University of California

Responses of feedlot heifers to MGA feeding and Synovex-h implanting


C. A. Perry
D. Addis
H. Strong
R. G. Loy
A. W. Brant
T. M. Little

Authors Affiliations

C. A. Perry is Livestock Farm Advisors, Los Angeles; D. Addis is Livestock Farm Advisors, Los Angeles Riverside counties, respectively; H. Strong is Extension Animal Husbandman, Emeritus; R. G. Loy was Assistant Professor, Department of Animal Husbandry University of California, Davis; A. W. Brant is Extension Food Technologist University of California, Davis; T. M. Little is Biometrician, Agricultural Extension Service, U. C., Riverside.

Publication Information

Hilgardia 22(4):10-12. DOI:10.3733/ca.v022n04p10. April 1968.

PDF of full article, Cite this article


Synovex-H has consistently stimulated daily gain and improved feed efficiency of feedlot heifers. However, this hormone does not inhibit the estrus cycle in heifers (which is responsible for excessive animal activity restricting feedlot performance during periods of hot weather). Melengestrol acetate (MGA), a new, synthetic high-potency hormone compound had previously been reported to increase feeding performance when added to the daily ration—and in the two tests reported here, also effectively controlled estrus. Both MGA and Synovex-H significantly increased daily gain and improved feed efficiency over the control animals. The MGA-fed heifers shrank less in transit than either the Synovex-H or control groups, although dressing percentage was about the same for all groups. Tenderness and fat content of rib and bottom round steak were not affected. The size of the rib eye from the MGA-fed heifers was slightly smaller than from the control or Synovex-H groups.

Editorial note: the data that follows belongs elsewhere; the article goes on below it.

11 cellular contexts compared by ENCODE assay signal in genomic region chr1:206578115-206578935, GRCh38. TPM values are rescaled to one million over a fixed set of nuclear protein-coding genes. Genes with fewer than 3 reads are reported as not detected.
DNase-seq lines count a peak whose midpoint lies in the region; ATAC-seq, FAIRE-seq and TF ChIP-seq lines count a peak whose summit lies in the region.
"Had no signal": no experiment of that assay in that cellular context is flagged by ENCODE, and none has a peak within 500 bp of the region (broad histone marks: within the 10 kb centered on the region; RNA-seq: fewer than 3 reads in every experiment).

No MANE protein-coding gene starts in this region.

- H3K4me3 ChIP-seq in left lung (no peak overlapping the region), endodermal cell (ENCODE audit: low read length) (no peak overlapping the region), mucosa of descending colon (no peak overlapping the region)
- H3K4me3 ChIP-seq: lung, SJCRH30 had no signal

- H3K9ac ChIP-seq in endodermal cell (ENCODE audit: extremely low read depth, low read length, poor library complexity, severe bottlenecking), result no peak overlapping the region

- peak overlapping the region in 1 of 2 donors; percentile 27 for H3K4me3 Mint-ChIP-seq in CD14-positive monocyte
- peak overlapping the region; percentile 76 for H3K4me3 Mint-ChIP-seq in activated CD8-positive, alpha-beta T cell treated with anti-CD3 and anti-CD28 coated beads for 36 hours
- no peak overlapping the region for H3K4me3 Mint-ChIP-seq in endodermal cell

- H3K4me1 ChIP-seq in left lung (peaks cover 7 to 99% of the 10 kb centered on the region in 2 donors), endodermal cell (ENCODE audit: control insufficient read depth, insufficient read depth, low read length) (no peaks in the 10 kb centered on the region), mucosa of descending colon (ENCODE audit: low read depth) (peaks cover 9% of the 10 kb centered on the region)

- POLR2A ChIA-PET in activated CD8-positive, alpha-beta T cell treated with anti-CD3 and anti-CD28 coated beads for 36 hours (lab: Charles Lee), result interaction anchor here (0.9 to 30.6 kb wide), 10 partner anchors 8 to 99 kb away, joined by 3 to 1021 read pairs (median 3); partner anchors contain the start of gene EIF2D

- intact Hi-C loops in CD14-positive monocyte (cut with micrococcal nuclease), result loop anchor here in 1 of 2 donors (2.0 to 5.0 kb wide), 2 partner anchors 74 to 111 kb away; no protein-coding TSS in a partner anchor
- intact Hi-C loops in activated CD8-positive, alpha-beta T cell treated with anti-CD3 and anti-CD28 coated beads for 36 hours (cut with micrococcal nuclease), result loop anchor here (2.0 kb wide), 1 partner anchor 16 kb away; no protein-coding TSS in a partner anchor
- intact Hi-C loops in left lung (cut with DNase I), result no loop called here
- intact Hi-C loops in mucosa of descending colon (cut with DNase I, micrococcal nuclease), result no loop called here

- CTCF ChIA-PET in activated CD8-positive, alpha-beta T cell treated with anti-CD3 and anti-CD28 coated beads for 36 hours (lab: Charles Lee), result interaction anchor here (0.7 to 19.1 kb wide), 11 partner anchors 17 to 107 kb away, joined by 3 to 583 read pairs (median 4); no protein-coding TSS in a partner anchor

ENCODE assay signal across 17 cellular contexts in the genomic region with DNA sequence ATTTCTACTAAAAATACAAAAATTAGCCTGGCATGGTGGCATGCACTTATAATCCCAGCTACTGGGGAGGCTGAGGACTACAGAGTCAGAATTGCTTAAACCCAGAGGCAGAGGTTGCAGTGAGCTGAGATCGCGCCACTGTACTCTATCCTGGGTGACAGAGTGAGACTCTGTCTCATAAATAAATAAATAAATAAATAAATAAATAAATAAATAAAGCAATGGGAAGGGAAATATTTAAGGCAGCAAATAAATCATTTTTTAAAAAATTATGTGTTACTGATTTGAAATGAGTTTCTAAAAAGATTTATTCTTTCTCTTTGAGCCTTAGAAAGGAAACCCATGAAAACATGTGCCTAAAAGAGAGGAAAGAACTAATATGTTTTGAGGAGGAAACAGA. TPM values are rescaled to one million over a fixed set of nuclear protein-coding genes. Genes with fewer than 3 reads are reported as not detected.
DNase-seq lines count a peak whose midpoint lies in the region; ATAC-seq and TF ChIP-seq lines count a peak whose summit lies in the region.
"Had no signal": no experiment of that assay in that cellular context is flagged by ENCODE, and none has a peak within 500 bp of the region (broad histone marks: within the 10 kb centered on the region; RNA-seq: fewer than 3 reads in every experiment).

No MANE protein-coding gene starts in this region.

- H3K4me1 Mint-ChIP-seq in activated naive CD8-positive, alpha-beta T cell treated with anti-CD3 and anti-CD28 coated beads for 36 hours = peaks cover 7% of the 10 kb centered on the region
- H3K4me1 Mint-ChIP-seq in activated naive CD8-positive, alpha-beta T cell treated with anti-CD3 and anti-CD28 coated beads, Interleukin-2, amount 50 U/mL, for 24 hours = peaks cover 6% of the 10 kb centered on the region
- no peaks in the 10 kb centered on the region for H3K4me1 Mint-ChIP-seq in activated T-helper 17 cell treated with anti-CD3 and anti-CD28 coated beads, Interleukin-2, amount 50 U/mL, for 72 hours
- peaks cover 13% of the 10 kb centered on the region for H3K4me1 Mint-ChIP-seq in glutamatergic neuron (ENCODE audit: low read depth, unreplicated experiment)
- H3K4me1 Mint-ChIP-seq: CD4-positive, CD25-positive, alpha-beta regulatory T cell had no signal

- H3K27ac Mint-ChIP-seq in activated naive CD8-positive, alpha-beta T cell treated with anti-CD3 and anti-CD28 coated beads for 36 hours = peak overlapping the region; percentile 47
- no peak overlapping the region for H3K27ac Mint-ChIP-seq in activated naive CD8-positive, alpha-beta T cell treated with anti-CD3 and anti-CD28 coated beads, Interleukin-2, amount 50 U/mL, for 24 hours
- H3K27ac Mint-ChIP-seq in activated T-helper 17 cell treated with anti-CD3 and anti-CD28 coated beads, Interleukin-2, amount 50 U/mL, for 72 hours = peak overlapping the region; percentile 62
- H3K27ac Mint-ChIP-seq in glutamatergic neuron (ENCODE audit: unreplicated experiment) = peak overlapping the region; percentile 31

Perry C, Addis D, Strong H, Loy R, Brant A, Little T. 1968. Responses of feedlot heifers to MGA feeding and Synovex-h implanting. Hilgardia 22(4):10-12. DOI:10.3733/ca.v022n04p10
Webmaster Email: wsuckow@ucanr.edu